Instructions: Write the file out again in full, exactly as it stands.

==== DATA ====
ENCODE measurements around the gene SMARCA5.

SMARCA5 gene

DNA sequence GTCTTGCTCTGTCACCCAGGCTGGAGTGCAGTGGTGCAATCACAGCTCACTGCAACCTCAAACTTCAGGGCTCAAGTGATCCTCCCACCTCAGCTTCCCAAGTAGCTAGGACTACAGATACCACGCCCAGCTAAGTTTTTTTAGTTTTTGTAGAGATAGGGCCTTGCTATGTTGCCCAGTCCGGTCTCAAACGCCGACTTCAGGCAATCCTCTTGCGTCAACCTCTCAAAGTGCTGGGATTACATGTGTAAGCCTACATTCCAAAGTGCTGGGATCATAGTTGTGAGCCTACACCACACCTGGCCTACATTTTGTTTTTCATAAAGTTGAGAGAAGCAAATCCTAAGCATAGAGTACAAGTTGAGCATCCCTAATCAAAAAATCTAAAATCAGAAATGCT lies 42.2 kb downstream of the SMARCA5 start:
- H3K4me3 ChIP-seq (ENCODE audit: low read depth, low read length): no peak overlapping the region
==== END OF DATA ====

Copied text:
ENCODE measurements around the gene SMARCA5.

SMARCA5 gene

DNA sequence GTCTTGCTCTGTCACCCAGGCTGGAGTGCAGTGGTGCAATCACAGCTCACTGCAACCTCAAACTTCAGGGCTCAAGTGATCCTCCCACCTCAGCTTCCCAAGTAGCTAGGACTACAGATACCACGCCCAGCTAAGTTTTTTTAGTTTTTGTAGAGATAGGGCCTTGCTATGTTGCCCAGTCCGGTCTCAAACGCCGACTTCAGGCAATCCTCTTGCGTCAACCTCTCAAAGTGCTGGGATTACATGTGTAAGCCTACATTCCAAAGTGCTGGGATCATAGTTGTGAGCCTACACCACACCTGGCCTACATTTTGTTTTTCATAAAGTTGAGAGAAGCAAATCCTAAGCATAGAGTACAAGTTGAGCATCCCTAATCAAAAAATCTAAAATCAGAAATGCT lies 42.2 kb downstream of the SMARCA5 start:
- H3K4me3 ChIP-seq (ENCODE audit: low read depth, low read length): no peak overlapping the region